Take the 2-minute tour ×
Mathematica Stack Exchange is a question and answer site for users of Mathematica. It's 100% free, no registration required.

I have the following code with the intention to have a 3D plot:

f0[y_] :=1/(E^((1 + y)^2/2)*Sqrt[2*Pi])
f1[y_] :=1/(E^((-1 + y)^2/2)*Sqrt[2*Pi])

l[y_] :=f1[y]/f0[y]

t[x_] :=NIntegrate[f1[y]^x*f0[y]^(1 - x), {y, -Infinity, Infinity}]

epsilon0[x_] :=-Log[t[x]] + (x*NIntegrate[l[y]^x*f0[y]*Log[l[y]], {y, -Infinity, Infinity}])/t[x]

epsilon1[x_] :=-Log[t[x]] + ((-1 + x)*NIntegrate[l[y]^x*f0[y]*Log[l[y]], {y, -Infinity, Infinity}])/t[x]

Plot[epsilon0[x], {x, 0, 1}]
Plot[epsilon1[x], {x, 0, 1}]

I have the following figures

enter image description here! enter image description here!

Good:

However I want to have a single graph probably a 3D plot for epsilon0, epsilon1 and $x$

For example when $x=0.2$ we have $\epsilon_0=0.08$ and $\epsilon_1=1.28$ if I change $x\in[0,1]$ I will get a pair $(\epsilon_0,\epsilon_1)$ for each $x$ and this should be representable in 3D at least as points. But I couldt do it.

Ugly:

What is the 3D figure if we allow any pair of continuous densities $f_0$ and $f_1$ on $\mathbb{R}$ which have $D(f_0,f_1)=2$ and $D(f_1,f_0)=2$ where $D$ is the relative entropy or KL divergence?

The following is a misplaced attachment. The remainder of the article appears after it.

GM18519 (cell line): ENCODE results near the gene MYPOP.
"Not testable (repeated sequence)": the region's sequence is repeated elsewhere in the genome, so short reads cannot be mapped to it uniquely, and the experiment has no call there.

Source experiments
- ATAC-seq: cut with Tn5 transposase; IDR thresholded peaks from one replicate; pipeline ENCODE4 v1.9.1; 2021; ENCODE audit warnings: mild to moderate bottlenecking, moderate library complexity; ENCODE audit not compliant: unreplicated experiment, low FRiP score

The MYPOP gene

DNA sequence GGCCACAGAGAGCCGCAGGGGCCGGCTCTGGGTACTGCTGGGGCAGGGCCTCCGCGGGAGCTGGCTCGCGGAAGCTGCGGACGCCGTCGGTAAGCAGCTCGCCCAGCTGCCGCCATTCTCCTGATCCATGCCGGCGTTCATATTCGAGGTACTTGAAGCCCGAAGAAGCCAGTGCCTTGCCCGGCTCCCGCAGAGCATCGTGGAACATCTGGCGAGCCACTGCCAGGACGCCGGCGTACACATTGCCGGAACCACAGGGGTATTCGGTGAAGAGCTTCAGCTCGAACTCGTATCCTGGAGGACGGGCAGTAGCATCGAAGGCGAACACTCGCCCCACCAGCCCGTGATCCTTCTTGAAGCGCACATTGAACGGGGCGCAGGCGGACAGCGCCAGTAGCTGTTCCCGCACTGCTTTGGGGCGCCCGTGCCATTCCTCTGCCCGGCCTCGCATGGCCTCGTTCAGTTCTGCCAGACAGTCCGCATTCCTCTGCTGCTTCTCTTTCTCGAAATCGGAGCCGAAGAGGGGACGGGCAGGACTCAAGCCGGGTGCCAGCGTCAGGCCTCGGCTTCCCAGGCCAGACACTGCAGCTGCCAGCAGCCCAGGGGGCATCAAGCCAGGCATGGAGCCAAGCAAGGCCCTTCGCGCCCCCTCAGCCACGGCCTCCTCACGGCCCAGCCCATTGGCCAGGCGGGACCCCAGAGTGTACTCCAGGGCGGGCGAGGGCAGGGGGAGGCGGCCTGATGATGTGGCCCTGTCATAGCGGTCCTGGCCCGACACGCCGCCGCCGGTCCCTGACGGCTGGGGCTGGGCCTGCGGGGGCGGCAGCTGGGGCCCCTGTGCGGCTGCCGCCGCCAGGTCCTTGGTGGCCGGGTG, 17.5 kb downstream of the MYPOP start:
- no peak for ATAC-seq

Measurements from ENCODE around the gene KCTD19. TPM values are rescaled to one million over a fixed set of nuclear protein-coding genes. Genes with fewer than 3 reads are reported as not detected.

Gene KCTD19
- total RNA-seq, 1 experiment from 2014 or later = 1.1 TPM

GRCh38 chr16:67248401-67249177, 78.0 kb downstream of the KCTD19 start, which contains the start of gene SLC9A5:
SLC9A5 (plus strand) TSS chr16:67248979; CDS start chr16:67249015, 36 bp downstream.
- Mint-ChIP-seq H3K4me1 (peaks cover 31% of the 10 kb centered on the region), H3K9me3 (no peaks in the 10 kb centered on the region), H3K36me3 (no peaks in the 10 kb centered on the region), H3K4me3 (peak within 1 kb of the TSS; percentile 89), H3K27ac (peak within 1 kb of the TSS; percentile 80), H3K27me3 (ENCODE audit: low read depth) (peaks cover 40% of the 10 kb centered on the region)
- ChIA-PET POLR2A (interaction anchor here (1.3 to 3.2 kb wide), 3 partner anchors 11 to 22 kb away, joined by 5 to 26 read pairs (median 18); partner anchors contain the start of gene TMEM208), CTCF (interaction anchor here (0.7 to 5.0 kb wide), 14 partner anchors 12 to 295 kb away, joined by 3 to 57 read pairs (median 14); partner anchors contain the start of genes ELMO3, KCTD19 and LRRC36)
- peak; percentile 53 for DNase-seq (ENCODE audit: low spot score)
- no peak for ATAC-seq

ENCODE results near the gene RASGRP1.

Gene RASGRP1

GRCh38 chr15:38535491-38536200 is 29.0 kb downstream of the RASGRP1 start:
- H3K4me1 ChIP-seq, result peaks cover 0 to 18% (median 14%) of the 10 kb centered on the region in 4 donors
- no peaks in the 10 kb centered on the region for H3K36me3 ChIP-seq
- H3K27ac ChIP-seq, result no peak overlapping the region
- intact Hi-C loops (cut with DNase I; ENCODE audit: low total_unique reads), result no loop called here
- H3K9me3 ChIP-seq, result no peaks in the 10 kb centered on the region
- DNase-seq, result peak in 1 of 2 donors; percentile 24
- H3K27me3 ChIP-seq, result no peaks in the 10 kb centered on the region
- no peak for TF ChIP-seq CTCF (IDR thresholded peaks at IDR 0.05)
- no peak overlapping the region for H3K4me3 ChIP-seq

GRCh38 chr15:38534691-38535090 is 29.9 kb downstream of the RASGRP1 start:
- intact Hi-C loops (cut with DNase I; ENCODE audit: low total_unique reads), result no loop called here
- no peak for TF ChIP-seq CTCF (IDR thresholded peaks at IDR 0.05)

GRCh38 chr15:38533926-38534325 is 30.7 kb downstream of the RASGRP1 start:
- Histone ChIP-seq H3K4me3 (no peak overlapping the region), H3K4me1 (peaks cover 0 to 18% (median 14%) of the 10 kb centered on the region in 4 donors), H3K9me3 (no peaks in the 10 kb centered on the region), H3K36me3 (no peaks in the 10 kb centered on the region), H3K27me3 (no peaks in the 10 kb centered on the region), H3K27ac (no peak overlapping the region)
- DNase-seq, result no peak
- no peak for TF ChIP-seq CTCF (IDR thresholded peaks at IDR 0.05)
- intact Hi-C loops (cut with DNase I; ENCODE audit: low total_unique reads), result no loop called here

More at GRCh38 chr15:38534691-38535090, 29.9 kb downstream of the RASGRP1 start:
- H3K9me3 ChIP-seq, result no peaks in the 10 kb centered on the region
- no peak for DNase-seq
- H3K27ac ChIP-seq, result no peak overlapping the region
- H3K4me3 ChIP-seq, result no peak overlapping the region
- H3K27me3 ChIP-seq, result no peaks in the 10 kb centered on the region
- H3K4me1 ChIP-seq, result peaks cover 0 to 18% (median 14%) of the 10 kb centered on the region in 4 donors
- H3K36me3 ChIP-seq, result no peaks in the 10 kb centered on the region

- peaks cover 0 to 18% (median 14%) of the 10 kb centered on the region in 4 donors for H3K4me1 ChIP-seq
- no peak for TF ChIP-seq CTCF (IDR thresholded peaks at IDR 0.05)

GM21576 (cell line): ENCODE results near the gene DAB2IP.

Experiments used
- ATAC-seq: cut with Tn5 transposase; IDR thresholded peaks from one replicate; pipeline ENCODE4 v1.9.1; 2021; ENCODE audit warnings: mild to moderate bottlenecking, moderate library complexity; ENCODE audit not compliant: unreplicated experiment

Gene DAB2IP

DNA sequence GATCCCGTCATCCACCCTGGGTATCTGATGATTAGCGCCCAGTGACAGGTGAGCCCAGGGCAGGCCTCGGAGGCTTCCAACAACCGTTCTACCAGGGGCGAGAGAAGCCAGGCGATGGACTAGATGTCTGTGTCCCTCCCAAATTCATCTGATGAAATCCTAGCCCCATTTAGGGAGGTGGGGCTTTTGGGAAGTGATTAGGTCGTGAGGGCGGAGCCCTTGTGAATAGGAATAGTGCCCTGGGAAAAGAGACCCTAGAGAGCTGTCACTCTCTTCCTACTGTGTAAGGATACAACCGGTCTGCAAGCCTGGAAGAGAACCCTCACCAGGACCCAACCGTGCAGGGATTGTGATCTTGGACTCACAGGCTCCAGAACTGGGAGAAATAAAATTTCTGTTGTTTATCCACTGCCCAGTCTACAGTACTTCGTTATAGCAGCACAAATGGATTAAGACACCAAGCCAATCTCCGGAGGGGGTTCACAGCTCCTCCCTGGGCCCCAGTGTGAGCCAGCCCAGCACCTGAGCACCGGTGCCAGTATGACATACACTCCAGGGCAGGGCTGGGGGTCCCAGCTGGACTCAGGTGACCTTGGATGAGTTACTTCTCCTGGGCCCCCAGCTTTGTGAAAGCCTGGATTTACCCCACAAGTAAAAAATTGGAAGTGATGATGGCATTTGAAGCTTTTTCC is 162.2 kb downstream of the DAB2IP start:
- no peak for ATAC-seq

share|improve this question
    
Why not ParametricPlot[{epsilon0[x], epsilon1[x]}, {x, 0, 1}] ? –  b.gatessucks Apr 5 at 19:31
    
@b.gatessucks honestly i didnt know it. Right now I plotted and it seems also nice. But the $x$ information is lost. I was thinking $x$ at the $z$ axis and the corresponding $(\epsilon_0,\epsilon_1)$ as a point on the 3d plane. –  Seyhmus Güngören Apr 5 at 19:40
2  
Then you can do ParametricPlot3D[{x, epsilon0[x], epsilon1[x]}, {x, 0, 1}]. I am confused because you picked the tag which answers your question. –  b.gatessucks Apr 5 at 19:43
    
@b.gatessucks ahahaha thats true! –  Seyhmus Güngören Apr 5 at 19:45
    
Do we really need a parametricplot3d tag? As it seems it was created here. –  Silvia Apr 6 at 5:27

1 Answer 1

up vote 1 down vote accepted

Detail : your functions are simple enough that the integrals can actually be evaluated analytically.

t2[x_] = Integrate[f1[y]^x*f0[y]^(1 - x), {y, -Infinity, Infinity}]
(* E^(2 (-1 + x) x) *)

epsilon02[x_] = -Log[t2[x]] + 
    (x*Integrate[l[y]^x*f0[y]*Log[l[y]], {y, -Infinity, Infinity}]) / t2[x]
(* 2 x (-1 + 2 x) - Log[E^(2 (-1 + x) x)] *)

epsilon12[x_] = -Log[t2[x]] + 
  ((-1 + x) * Integrate[l[y]^x*f0[y]*Log[l[y]], {y, -Infinity, Infinity}]) / t2[x]
(* 2 (-1 + x) (-1 + 2 x) - Log[E^(2 (-1 + x) x)] *)

Simplify[epsilon02[x], Assumptions -> {0 <= x <= 1}]
(* 2 x^2 *)

Simplify[epsilon12[x], Assumptions -> {0 <= x <= 1}]
(* 2 (-1 + x)^2 *)

ParametricPlot3D[{epsilon02[x], epsilon12[x], x}, {x, 0, 1}]

plot

share|improve this answer
    
thank you very much. –  Seyhmus Güngören May 19 at 9:22

Your Answer

 
discard

By posting your answer, you agree to the privacy policy and terms of service.

Not the answer you're looking for? Browse other questions tagged or ask your own question.